How-to Tips for Employers

Developing Accommodations


Accommodations should be determined on a case-by-case basis, but there are procedures that can be used as a guide. Starting with a disclosure of disability or a request for an accommodation, open a dialogue with the person about the limitations experienced and brainstorm possible accommodations.

Periodically reviewing and assessing the accommodations and performance is recommended. Many have found that the existence of a policy for developing and implementing accommodations and a specific procedure for resolving conflicts that might arise helps address many of the concerns about accommodating people with mental illness in the workplace.

  • Identify whether the employee has disclosed a disability and/or initiated a request for reasonable accommodations.
  • Define essential and nonessential functions of the job.
  • Assess required skills and competencies to perform the essential work functions.
    • technical skills, expertise
    • explicit expectations
    • general work skills/implicit expectations
  • Ask the employee what he or she thinks will help.
  • Evaluate the functional limitations of the employee.
  • Generate ideas for job accommodations.
  • Consult a job coach, employment specialist, state vocational rehabilitation counselor in your area.
  • Brainstorm strategies with the employee’s service providers (with permission).
  • Select the accommodation that is both reasonable and effective.

Guidelines for Providing Feedback

  • Ask the employee to give his or her perspective on performance. Encourage the employee to have a balanced perspective, identifying both strengths and weaknesses. In first attempts, have the employee list more strengths than weaknesses. Use the following format:
    • Overall evaluation of performance
    • Strengths – ask the employee to mention at least two,
    • Weaknesses – ask the employee to mention at least one,
    • Specific ways to improve performance
  • Summarize what you heard the employee saying to demonstrate understanding of his or her perspective.
  • Identify and then share areas in which you agree with the employee’s perspective, starting with strengths. Then add your own points, which were not mentioned. Again, identify more strengths than weaknesses.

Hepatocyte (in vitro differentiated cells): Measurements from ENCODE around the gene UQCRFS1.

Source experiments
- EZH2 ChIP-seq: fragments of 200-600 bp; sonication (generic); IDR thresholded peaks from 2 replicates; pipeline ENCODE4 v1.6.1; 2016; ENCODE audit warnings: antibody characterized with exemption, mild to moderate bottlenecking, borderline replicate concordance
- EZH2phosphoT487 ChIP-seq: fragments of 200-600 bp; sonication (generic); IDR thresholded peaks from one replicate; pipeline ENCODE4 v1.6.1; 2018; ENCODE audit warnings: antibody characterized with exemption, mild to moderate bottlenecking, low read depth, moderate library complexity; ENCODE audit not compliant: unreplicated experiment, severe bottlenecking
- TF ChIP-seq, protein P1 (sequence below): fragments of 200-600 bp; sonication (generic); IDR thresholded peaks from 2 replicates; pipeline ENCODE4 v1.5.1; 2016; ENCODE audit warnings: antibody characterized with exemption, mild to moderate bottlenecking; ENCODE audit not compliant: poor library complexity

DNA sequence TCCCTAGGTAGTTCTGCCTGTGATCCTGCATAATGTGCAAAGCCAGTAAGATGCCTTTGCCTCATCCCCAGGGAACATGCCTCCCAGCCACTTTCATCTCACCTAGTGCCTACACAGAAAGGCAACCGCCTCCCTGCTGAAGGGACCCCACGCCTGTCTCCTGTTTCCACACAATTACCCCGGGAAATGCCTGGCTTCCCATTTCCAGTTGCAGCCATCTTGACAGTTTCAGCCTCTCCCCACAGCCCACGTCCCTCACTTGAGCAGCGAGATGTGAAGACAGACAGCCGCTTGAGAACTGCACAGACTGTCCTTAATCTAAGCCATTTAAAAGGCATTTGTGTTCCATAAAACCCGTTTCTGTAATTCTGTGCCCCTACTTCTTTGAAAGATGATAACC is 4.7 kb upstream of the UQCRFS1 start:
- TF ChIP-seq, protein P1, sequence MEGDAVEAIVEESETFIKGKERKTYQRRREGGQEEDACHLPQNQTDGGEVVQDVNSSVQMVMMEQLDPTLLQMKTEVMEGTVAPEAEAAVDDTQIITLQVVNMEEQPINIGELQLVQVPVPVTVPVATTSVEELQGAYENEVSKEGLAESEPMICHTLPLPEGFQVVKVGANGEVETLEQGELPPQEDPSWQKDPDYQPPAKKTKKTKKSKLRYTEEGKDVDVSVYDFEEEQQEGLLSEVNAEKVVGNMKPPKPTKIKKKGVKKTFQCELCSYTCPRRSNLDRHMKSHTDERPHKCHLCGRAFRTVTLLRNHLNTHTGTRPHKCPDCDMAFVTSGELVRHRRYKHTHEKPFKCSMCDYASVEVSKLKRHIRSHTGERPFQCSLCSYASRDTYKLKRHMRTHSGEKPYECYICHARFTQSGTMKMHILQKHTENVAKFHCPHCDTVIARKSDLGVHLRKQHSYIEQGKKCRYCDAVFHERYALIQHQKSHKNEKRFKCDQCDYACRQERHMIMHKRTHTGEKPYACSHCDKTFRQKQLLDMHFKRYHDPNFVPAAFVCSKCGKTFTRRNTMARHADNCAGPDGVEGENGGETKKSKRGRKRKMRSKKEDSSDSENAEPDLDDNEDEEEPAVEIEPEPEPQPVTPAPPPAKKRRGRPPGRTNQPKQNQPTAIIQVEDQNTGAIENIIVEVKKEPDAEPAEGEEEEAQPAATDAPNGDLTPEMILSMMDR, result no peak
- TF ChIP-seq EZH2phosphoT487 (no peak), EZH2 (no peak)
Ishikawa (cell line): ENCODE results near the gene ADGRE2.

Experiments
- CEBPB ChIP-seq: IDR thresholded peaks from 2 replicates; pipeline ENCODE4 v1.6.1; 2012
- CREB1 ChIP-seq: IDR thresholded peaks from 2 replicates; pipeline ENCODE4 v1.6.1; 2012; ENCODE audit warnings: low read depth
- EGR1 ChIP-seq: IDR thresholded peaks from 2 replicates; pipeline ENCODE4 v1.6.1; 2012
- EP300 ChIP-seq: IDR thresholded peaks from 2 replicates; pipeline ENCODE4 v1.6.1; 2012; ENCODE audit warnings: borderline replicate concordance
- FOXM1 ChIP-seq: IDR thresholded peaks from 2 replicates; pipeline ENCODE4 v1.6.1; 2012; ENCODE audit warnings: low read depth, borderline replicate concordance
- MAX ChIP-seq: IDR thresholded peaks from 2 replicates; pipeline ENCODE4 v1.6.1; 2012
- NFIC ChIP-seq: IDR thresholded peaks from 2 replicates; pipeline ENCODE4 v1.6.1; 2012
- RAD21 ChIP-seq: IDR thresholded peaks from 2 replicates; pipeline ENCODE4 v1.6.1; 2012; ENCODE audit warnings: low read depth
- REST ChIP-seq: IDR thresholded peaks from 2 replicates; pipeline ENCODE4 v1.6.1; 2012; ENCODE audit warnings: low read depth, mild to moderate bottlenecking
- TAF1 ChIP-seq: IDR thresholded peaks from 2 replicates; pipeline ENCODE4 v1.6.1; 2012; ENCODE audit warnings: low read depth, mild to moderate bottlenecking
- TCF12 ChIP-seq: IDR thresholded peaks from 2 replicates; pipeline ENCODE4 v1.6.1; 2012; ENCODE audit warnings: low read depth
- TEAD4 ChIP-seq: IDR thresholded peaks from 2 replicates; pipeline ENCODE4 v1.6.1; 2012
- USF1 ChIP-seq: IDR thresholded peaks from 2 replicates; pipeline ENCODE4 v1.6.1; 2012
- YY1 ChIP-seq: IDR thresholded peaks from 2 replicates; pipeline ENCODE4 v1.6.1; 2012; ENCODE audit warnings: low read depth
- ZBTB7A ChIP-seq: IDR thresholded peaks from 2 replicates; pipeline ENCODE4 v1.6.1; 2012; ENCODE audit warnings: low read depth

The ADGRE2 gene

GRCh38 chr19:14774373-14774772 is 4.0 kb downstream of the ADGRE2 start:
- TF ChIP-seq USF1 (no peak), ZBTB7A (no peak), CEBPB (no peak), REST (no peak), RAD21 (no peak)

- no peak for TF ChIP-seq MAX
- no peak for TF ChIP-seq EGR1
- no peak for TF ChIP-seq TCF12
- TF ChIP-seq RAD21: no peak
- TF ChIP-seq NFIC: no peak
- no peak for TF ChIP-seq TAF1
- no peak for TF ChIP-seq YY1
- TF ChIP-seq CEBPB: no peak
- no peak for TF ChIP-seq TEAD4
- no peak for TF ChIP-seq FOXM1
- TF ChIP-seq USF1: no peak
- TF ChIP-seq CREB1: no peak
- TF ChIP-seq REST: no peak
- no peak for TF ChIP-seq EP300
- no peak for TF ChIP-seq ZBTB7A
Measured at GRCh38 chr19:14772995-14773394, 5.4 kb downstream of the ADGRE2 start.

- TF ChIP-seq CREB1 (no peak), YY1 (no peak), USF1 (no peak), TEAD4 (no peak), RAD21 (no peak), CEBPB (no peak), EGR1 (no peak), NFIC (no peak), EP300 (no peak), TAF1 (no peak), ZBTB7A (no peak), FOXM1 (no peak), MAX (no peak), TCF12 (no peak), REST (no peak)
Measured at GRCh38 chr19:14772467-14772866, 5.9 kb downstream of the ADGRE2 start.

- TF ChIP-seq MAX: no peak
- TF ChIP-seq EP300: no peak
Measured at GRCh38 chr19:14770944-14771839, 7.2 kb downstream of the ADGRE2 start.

• Overall evaluation of performance
    • Strengths
    • Weaknesses
    • Specific ways to improve performance
  • To disagree with the employee’s perspective, it may be helpful to say, “ you think you did _____, what I see is ____.”
  • In particular, be specific about what the employee can do to improve performance the next time. It is helpful to know what to do next time, not just what did not go well previously.


Requesting Documentation

Sometimes employers may not be clear about whether someone is disclosing a psychiatric disability or requesting a reasonable accommodation. When the need for accommodation is not obvious, the employer can legally ask the employee to provide documentation.

Once someone has told you that he/she has a disability or has requested a reasonable accommodation, develop the accommodations. It is important to remember that the employer may not legally ask a job applicant before a job offer whether he or she has a disability or needs reasonable accommodations, unless that person has volunteered this information. If you are unsure about whether the employee is someone who is covered under the ADA as someone with a disability, ask for documentation from a professional.

  • Describe why you need this information, i.e., to verify the existence of a disability and the need for accommodation.
  • Identify the types of professionals who can provide this information – the EEOC guidelines state that a therapist (licensed social worker, licensed clinical psychologist, psychiatrist), medical doctor or other primary health care professional, psychiatric nurses, licensed mental health counselors, rehabilitation counselor or other related professional may all be qualified to provide the requested documentation.
  • Describe the type of information that you need in the documentation. Under the guidelines, you can ask for the following types of information:
    • that the employee has a covered disability under the ADA (an impairment that substantially limits a major life activity),
    • functional limitations that the person experiences that are due to the disability, and
    • suggested accommodations in the workplace.
  • If the information provided by the professional still does not clarify the situation for you, you may ask the employee to meet with a professional of your choice to verify the disability and/or need for accommodation.

NOTE: The information contained in these pages is for educational purposes only, and is not legal advice. Individuals should contact the appropriate legal resources for specific legal advice regarding their particular situations.